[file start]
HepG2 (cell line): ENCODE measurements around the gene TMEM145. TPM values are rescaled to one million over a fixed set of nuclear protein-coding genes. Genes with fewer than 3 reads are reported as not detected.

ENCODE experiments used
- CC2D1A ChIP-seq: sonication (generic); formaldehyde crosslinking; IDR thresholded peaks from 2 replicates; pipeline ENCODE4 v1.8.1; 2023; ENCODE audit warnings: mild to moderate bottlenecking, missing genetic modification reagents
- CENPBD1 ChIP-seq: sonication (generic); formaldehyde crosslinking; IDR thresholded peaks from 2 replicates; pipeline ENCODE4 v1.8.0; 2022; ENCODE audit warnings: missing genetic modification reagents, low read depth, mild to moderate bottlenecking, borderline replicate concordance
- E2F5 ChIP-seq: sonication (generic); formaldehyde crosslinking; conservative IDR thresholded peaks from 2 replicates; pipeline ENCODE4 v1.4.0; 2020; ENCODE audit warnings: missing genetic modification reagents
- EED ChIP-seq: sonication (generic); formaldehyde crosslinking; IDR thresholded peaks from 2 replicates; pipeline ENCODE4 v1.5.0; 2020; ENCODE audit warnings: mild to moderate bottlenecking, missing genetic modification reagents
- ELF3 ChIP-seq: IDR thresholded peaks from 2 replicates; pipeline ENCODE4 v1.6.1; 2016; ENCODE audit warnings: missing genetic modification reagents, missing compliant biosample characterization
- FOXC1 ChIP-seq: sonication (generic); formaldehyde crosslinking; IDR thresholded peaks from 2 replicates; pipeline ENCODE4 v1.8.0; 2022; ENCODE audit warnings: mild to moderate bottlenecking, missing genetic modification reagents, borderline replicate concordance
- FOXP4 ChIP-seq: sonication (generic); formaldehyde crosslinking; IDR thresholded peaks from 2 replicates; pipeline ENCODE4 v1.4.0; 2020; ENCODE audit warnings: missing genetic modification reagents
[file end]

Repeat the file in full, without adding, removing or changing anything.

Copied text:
HepG2 (cell line): ENCODE measurements around the gene TMEM145. TPM values are rescaled to one million over a fixed set of nuclear protein-coding genes. Genes with fewer than 3 reads are reported as not detected.

ENCODE experiments used
- CC2D1A ChIP-seq: sonication (generic); formaldehyde crosslinking; IDR thresholded peaks from 2 replicates; pipeline ENCODE4 v1.8.1; 2023; ENCODE audit warnings: mild to moderate bottlenecking, missing genetic modification reagents
- CENPBD1 ChIP-seq: sonication (generic); formaldehyde crosslinking; IDR thresholded peaks from 2 replicates; pipeline ENCODE4 v1.8.0; 2022; ENCODE audit warnings: missing genetic modification reagents, low read depth, mild to moderate bottlenecking, borderline replicate concordance
- E2F5 ChIP-seq: sonication (generic); formaldehyde crosslinking; conservative IDR thresholded peaks from 2 replicates; pipeline ENCODE4 v1.4.0; 2020; ENCODE audit warnings: missing genetic modification reagents
- EED ChIP-seq: sonication (generic); formaldehyde crosslinking; IDR thresholded peaks from 2 replicates; pipeline ENCODE4 v1.5.0; 2020; ENCODE audit warnings: mild to moderate bottlenecking, missing genetic modification reagents
- ELF3 ChIP-seq: IDR thresholded peaks from 2 replicates; pipeline ENCODE4 v1.6.1; 2016; ENCODE audit warnings: missing genetic modification reagents, missing compliant biosample characterization
- FOXC1 ChIP-seq: sonication (generic); formaldehyde crosslinking; IDR thresholded peaks from 2 replicates; pipeline ENCODE4 v1.8.0; 2022; ENCODE audit warnings: mild to moderate bottlenecking, missing genetic modification reagents, borderline replicate concordance
- FOXP4 ChIP-seq: sonication (generic); formaldehyde crosslinking; IDR thresholded peaks from 2 replicates; pipeline ENCODE4 v1.4.0; 2020; ENCODE audit warnings: missing genetic modification reagents